To reduce power supply simultaneous switching noise, CAD tools 62 identify which clock domains on device 10 have clock signals with required fixed phase relationships. The phase between these clocks cannot be adjusted without disturbing the desired functionality of device 10. CAD tools 62 also identify which clock domains do not have fixed phase relationships. The phases of the clocks associated with these clock domains can be adjusted to reduce power supply simultaneous switching noise.

An illustrative programmable logic device integrated circuit that contains circuitry in multiple clock domains is shown in FIG. 9. In the example of FIG. 9, device 10 has been mounted on a circuit board 116. Clock sources 118 and 120 provide reference clock signals R1 and R2. Clock sources 118 and 120 may be crystal oscillators, other integrated circuits, or any other suitable sources of clock signals. Reference clock R1 is received by phase-locked loop circuit 122. Circuit 122 produces corresponding clocks C1 and C2 for circuitry in clock domains CD1 and CD2, respectively. Reference clock R2 is received by phase-locked loop circuits 124 and 126. Circuit 124 uses reference clock R2 to produce corresponding clocks C3, C4, and C5, which are received by circuitry in respective clock domains CD3, CD4, and CD5. Circuit 126 uses reference clock R2 to produce clock signals C6 and C7. Clock C6 is supplied to circuitry associated with clock domain CD6. Clock C7 is supplied to circuitry associated with clock domain CD7.

During the process of implementing a desired logic design in a given programmable logic device, CAD tools 62 determine which clock domains on circuit 10 are synchronous. Because clock domains CD1 and CD2 are clocked using clock signals derived from a common clock source 118, clock domains CD1 and CD2 are synchronous. Similarly, clock domains CD3-CD7 are synchronous because they share a common clock source 120. There is no synchronous relationship between CD1 or CD2 and any of the other clock domains (CD3-CD7) in the example of FIG. 9, because the circuitry of clock domains CD3-CD7 is clocked using clocks that are derived from a clock source (clock source 120) that is independent from clock source 118.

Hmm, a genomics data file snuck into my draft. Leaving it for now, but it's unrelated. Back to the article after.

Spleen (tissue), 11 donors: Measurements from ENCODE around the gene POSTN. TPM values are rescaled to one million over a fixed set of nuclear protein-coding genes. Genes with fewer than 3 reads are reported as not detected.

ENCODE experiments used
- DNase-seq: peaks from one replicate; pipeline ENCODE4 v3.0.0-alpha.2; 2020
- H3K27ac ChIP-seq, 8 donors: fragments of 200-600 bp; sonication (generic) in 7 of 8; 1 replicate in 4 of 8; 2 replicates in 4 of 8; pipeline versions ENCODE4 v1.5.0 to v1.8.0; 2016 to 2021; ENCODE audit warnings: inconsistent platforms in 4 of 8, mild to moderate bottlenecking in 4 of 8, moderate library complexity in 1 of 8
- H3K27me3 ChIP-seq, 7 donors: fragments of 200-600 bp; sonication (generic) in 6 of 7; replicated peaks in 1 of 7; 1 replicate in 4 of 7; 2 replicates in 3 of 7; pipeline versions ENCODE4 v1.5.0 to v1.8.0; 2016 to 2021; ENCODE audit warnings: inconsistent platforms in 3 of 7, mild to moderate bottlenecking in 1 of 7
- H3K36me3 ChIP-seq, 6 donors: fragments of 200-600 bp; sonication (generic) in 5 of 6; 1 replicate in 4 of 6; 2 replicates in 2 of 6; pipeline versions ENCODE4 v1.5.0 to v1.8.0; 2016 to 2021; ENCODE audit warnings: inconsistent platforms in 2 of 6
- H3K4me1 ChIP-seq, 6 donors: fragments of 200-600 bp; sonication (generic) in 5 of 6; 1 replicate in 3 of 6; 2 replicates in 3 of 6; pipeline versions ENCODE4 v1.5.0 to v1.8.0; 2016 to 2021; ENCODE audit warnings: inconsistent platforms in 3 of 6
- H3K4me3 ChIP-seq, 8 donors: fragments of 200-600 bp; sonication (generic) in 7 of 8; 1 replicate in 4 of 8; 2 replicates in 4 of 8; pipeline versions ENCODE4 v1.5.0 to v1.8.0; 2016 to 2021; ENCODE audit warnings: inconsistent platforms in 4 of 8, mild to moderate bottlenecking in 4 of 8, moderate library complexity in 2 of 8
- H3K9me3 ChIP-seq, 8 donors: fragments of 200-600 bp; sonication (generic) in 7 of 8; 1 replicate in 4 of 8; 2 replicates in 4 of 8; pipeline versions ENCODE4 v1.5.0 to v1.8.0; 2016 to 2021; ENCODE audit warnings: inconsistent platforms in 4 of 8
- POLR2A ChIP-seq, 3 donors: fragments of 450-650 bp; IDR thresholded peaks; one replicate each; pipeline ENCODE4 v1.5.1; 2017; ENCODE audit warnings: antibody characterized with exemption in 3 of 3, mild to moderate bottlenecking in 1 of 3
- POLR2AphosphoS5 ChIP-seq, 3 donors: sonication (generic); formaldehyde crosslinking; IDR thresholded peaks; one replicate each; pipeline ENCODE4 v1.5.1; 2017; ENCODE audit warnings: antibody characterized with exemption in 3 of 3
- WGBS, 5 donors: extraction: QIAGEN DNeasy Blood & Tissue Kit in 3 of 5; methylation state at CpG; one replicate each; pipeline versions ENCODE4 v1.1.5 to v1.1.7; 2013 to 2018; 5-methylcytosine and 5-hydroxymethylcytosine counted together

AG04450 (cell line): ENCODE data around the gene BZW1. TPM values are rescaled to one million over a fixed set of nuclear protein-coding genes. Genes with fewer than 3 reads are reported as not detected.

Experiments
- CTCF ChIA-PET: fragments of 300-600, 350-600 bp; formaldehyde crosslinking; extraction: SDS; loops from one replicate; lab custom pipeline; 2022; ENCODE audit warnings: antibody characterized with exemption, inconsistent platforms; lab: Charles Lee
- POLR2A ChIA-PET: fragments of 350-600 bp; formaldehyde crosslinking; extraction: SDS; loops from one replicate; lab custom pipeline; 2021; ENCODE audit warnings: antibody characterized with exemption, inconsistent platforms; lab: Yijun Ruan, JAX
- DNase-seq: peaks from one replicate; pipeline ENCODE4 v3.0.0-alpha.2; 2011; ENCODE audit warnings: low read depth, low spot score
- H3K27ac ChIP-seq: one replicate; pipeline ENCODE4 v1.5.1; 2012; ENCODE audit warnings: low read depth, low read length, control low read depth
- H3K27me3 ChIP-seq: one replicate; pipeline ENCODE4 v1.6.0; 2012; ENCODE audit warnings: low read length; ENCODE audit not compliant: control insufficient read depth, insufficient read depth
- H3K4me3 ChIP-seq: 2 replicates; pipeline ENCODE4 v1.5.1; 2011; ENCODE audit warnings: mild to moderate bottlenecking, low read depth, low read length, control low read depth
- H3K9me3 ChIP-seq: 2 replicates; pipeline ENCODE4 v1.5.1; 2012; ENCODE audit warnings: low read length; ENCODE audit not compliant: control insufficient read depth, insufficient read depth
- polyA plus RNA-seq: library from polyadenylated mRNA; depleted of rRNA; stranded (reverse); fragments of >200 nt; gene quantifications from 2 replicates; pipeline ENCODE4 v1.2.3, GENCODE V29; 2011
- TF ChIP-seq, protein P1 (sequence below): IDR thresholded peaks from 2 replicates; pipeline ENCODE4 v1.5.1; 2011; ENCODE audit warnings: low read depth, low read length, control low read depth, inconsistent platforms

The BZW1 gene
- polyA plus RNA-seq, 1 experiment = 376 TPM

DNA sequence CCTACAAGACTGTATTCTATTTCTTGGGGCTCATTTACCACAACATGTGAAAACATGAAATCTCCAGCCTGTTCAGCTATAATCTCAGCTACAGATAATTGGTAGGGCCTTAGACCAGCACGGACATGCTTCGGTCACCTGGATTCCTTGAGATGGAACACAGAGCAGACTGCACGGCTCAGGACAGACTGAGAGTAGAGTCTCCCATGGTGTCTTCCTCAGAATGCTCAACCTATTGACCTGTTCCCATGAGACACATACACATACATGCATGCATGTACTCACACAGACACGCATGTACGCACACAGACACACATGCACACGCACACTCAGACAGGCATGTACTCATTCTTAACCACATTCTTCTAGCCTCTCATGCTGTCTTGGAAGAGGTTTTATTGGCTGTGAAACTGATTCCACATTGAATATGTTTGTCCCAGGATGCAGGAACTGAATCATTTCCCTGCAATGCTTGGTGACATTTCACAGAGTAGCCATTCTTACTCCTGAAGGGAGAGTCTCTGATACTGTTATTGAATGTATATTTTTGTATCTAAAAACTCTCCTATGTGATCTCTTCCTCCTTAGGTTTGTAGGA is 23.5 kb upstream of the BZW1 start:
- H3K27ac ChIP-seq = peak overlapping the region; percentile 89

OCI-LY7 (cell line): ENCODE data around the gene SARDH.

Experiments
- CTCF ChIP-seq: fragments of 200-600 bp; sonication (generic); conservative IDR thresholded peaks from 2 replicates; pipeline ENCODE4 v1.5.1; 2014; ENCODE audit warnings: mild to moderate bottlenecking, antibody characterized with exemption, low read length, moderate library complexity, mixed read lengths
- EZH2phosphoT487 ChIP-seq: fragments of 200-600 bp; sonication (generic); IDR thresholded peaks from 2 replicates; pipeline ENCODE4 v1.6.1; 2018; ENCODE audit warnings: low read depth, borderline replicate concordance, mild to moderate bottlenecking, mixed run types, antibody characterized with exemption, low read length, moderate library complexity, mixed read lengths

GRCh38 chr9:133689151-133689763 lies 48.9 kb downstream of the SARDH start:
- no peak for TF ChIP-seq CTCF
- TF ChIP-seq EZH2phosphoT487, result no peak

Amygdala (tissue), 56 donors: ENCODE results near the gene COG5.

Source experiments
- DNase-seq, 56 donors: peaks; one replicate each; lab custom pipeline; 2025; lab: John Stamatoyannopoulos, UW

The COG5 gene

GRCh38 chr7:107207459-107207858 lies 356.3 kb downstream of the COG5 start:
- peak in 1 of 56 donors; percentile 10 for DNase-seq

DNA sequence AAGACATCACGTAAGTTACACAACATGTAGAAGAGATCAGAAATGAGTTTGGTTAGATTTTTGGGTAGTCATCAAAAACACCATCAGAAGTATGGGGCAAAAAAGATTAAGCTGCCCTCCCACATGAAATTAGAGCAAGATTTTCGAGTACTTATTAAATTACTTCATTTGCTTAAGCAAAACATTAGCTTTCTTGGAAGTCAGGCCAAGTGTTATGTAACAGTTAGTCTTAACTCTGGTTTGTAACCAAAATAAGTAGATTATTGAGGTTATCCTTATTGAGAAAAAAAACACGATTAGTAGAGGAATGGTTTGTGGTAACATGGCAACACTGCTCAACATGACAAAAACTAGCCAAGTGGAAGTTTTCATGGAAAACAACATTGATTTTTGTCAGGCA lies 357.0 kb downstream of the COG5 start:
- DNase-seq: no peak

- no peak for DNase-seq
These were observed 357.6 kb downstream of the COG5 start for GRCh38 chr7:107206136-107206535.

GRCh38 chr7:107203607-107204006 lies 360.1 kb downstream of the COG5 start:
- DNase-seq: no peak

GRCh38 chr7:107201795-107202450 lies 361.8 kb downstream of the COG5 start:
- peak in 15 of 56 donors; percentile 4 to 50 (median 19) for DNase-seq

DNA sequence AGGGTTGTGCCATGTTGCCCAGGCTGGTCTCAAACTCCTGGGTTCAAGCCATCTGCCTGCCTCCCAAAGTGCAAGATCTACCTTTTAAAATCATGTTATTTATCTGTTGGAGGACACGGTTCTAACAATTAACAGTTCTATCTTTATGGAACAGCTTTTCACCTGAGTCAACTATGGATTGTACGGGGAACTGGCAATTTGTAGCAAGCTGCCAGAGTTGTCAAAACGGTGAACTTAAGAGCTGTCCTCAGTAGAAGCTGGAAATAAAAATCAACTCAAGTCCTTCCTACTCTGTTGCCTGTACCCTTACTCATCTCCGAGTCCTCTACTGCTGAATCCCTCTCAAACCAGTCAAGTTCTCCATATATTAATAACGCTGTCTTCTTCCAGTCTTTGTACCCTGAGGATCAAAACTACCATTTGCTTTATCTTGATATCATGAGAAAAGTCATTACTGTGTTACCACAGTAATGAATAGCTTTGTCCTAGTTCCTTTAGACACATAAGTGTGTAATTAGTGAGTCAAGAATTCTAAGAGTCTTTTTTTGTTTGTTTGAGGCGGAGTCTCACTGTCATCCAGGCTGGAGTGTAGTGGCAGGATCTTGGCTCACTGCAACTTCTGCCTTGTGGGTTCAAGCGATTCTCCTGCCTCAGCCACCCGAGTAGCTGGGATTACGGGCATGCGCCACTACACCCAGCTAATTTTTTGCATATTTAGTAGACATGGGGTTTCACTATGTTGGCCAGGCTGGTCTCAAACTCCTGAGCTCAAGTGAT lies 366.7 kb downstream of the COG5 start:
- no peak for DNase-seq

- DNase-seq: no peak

Because clock domains such as clock domain CD1 and CD6 (as an example) have clocks that are derived from separate sources, it is not possible to reduce power supply simultaneous switching noise by adjusting the phase between clocks C1 and C6. Any phase relationship that is established between these clocks would tend to change as a function of time, as clocks R1 and R2 drift with respect to each other. However, synchronous clock domains such as clock domains CD3-CD7 may have their phases adjusted to reduce power supply simultaneous switching noise, if permitted by design constraints.

An illustrative device 10 that includes circuitry in which power supply simultaneous switching noise may be reduced by clock phase adjustments is shown in FIG. 10. In the example of FIG. 10, a crystal oscillator 142 produces a reference clock REF. Phase-locked loop circuit 140 (or other suitable circuitry such as a delay-locked-loop, etc.) receives the REF clock and produces two corresponding clock signals CLK1 and CLK2 at outputs 144 and 146, respectively. The reference clock may be (as an example), a 100 MHz clock. Clocks CLK1 and CLK2 might be 200 MHz clocks.

DATA is received at inputs 130 and 132 and, following processing, is provided at data output 134. Processing blocks 136 are associated with a first clock domain and are clocked with clock signal CLK1. Processing block 138 is associated with a second clock domain and is clocked with clock signal CLK2. A first-in-first-out (FIFO) circuit 148 serves as an interface between processing blocks 136 and processing block 138. Because of the presence of FIFO circuit 148, there is no requirement for a fixed phase relationship between clock CLK1 and CLK2. Any suitable phase relationship may be used. Regardless of the phase between CLK1 and CLK2, the desired circuit functionality will be preserved.